If you were building a house, putting a flat-pack wardrobe together or building a Lego Millennium Falcon, you’d follow a plan … right? For the best results, plans and instructions should be followed (even if you think you’ve got an innate intuition).
It’s no different when it comes to the marketing world, especially digital. When you’re creating campaigns and strategies to target specific people or purposes, it pays to have a plan in place. That’s where customer journey mapping comes in.
Customer Journey Mapping Defined
Customer journey mapping helps a marketing team develop a visual representation of the user journey that their customers will take through the inbound funnel so that everyone in the team knows what the plan is.
The ‘flow’ part of the process outlines the ideal journey and decision-making that customers should take, while ‘mapping’ details all the key touchpoints, messaging and actions for each channel.
Combined, the two essentially detail your inbound campaign strategy. Everyone involved knows what’s going on at any part of the user journey, the purpose each asset, channel and role plays, and at what point along the journey they can expect certain things to happen.
Putting Pen to Paper
Your customer journey map will always look different to someone else’s. That’s why it’s important to document it in a way that means something to your business. But a customer journey map isn’t a contents page of every interaction your customer will have with you, and you can’t simply rely on it to tick over and make magic happen either. Instead, a marketing team should use it as a visualisation to identify key areas where they can manage how they communicate with their customers.
Make a Map That Works for You
If you’ve ever argued with your partner about directions, you are not alone. But it might be surprising to people who find it easy to read a map that the same skill doesn’t come easy to everyone.
That’s why your customer journey map doesn’t actually have to look like a map. Turn it into a visual abstraction that everyone can understand; they shouldn’t have to ask questions about how to read it.
So why is customer journey mapping important? Don’t we all know what’s going on anyway?
Transparency is King
The more of a plan you have, the more successful you’re likely to be with your marketing strategy. Documenting these plans and ideas is far more likely to result in them actually being actioned, than simply theorising and thinking about them.
It’s also important for your team to understand their role in your overall marketing strategy. Sales can see where Marketing is working hard, while Marketing can assign key jobs to their sales reps. Someone who specialises in social media can see exactly where their most important role will lie, while your email expert can get a head-start on their email strategy.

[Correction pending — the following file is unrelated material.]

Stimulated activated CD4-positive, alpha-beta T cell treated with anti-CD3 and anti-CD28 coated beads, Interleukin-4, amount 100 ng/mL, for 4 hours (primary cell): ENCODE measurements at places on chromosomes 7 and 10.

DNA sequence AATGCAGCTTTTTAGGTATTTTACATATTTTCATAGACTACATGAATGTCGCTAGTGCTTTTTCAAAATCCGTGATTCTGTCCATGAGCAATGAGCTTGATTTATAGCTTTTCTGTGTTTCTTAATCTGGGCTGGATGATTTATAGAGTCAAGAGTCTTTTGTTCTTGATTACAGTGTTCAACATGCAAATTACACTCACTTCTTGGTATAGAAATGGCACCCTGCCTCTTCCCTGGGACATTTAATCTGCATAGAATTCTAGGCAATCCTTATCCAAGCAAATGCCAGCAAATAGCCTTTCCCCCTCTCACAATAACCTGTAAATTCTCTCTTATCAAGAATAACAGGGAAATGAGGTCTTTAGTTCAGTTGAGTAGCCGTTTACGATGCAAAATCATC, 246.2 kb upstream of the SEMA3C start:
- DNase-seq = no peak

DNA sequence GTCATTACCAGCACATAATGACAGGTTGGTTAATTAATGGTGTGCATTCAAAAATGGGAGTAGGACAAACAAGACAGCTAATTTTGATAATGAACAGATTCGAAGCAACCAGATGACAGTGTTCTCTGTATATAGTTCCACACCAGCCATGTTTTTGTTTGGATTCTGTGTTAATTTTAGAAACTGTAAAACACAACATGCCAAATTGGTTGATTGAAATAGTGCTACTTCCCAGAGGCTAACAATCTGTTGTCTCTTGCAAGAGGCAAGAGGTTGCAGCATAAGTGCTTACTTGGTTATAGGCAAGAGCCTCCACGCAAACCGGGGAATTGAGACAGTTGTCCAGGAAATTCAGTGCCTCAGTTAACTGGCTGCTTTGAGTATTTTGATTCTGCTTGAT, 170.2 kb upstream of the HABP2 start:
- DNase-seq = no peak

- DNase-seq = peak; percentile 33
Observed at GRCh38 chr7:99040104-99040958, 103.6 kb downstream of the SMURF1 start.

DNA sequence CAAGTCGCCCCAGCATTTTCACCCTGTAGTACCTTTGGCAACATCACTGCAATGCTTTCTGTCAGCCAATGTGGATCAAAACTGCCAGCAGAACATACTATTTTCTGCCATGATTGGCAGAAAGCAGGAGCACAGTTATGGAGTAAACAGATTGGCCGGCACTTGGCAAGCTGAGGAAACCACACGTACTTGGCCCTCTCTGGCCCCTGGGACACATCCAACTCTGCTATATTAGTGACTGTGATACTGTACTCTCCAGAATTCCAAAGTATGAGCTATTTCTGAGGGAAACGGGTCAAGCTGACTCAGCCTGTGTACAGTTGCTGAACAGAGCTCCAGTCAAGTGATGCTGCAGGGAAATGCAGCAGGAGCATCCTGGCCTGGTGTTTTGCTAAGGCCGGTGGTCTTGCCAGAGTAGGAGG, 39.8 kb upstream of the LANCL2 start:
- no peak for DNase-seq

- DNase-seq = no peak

4 Ways to Create Your Own Customer Journey Mapping
1. Take the Customer Journey Like You’re an Actual Customer
Don’t create your customer journey map based on theories about what your customers ‘might’ do when they visit your website or engage with you online; put yourself in their shoes to find out exactly what their options will be, and what the outcomes are likely to be.
Don’t forget the little things either. Sometimes a customer’s biggest issue with dealing with a website is completely different to what you assume it is. Ask your customers what they think and what they find tough about their customer journey (it could be anything from what the home page looks like to having to go through 12 steps to create an account). What annoys them is likely to annoy other customers so take your customers’ concerns seriously.
2. Create the Opportunity for Options
No two customers are the same which is why many make different decisions along their customer journey. For you to accurately estimate what customers might do on their own journey, you need to identify all the possible options they have. From there, create appropriate messaging and touchpoints at every fork in the road so you’ll be more likely to keep your customer on their journey (because how they reach the end of the journey isn't important, it’s that they actually did).
3. Don’t Just Ask for Feedback; Use Feedback
Because you’re not an actual customer, any decision you make on behalf of them will always be an assumption. If you really want to understand how a customer makes a decision, you need to ask them.
Encourage customers to provide feedback at key points on the journey via surveys, analytics and post-sales discussions. Always pay attention to this feedback though; not only is it a waste of your time to invest in feedback then not do anything about it, it’s also frustrating for a customer to tell you about your business then not see any changes or improvements.
Don’t limit feedback just to your customers; include key departments in the business like Sales, Marketing, Product Development and Customer Service. All of these people deal with your customers on a different level so all of them have valid assumptions about what they might expect from your business.
4. Use Your Map for Good
Once you create your customer journey map, it’s time to put it all into action. A map by itself is not going to make your business better; you need to resolve to turn ideas into reality.
What does your customer journey map look like, and how have you found it useful for the direction of your business? Tell us in the comments below.
And if you want to learn more about how we design inbound marketing funnels at Hype & Dexter, you should check out our Ultimate Guide to creating your first inbound marketing campaign